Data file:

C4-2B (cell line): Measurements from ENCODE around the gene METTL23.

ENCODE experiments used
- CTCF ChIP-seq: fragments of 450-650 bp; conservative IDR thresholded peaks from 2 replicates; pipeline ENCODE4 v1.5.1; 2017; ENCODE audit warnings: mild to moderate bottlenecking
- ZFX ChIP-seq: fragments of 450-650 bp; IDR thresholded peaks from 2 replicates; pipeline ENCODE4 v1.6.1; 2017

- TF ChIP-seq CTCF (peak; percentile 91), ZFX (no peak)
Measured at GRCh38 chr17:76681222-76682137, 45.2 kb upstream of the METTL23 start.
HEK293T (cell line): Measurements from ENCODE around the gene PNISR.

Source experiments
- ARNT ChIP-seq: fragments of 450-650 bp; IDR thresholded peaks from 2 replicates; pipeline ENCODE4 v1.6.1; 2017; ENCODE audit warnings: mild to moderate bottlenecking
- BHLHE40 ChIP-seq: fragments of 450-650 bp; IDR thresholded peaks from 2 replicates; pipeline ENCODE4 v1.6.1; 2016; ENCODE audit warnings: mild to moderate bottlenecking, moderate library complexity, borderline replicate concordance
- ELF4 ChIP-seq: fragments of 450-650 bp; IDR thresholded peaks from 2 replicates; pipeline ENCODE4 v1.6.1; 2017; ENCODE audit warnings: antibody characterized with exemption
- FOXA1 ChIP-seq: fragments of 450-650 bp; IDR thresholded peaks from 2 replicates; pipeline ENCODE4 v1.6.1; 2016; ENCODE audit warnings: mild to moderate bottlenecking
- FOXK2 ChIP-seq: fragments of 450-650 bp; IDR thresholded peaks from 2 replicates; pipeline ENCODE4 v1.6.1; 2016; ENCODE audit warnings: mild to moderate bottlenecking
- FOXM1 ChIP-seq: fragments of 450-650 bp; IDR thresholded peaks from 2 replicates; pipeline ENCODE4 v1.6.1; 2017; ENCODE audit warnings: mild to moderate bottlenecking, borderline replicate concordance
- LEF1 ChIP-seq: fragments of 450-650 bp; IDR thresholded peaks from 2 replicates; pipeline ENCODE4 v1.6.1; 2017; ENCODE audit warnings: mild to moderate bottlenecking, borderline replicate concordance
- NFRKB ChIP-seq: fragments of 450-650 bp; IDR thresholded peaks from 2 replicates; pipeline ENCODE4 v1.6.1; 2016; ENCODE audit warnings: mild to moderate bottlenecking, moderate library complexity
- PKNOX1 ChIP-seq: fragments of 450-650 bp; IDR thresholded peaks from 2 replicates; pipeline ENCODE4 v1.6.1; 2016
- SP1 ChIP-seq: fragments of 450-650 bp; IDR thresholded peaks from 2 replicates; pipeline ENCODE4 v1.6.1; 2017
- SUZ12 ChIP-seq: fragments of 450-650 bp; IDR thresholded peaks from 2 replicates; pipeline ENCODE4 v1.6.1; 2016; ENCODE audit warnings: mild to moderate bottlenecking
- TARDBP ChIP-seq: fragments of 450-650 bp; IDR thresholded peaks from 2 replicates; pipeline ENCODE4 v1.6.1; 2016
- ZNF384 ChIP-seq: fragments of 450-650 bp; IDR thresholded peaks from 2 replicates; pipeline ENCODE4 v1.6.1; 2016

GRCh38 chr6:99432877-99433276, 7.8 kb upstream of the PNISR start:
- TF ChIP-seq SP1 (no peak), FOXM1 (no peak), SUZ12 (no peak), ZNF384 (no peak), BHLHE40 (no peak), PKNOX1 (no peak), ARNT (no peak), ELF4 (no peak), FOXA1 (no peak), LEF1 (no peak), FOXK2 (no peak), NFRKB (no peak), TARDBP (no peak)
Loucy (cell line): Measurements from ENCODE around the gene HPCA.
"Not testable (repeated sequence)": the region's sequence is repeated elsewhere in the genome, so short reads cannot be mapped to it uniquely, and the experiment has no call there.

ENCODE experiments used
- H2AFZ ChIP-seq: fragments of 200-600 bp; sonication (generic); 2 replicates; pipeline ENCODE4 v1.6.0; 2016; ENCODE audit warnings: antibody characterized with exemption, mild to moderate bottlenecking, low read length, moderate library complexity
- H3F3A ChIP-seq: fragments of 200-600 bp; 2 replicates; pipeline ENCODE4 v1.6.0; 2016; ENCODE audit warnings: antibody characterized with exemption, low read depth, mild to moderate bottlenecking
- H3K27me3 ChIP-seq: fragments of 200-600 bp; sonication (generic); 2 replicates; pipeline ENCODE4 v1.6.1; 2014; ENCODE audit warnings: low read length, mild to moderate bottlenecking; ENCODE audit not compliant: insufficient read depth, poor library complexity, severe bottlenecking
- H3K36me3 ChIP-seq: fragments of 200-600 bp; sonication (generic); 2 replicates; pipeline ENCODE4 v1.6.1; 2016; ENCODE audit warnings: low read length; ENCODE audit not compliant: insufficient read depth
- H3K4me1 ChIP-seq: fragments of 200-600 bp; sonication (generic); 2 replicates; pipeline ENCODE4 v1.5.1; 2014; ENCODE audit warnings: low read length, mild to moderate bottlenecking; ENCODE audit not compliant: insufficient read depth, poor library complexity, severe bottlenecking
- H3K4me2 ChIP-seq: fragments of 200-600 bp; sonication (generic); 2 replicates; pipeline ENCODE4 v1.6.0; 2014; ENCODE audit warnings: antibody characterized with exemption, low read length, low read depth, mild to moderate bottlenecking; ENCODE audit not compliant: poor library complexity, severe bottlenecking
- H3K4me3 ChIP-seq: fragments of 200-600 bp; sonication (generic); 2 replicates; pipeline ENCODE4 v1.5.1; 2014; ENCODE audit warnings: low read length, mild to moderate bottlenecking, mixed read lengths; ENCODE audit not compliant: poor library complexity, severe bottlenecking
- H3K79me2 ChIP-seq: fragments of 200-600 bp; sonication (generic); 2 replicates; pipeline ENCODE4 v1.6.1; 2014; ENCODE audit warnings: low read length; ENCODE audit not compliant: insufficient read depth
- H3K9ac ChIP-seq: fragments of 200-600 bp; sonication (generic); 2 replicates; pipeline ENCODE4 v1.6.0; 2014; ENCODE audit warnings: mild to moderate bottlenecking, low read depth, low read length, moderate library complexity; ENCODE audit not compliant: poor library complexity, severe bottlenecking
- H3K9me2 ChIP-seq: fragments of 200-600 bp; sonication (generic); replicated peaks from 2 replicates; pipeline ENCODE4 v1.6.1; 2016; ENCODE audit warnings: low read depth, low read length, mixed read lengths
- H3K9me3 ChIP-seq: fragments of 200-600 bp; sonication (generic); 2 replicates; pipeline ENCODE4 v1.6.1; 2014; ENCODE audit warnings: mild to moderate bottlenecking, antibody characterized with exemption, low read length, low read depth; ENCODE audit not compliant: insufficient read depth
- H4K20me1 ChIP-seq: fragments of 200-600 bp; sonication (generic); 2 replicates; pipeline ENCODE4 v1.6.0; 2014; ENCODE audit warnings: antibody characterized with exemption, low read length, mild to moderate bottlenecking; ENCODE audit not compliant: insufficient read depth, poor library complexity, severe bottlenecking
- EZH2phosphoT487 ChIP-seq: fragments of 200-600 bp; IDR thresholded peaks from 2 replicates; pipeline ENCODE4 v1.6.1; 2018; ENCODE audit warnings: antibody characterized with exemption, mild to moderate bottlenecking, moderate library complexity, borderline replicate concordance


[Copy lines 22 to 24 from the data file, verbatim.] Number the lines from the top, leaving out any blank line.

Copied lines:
GRCh38 chr6:99432877-99433276, 7.8 kb upstream of the PNISR start:
- TF ChIP-seq SP1 (no peak), FOXM1 (no peak), SUZ12 (no peak), ZNF384 (no peak), BHLHE40 (no peak), PKNOX1 (no peak), ARNT (no peak), ELF4 (no peak), FOXA1 (no peak), LEF1 (no peak), FOXK2 (no peak), NFRKB (no peak), TARDBP (no peak)
Loucy (cell line): Measurements from ENCODE around the gene HPCA.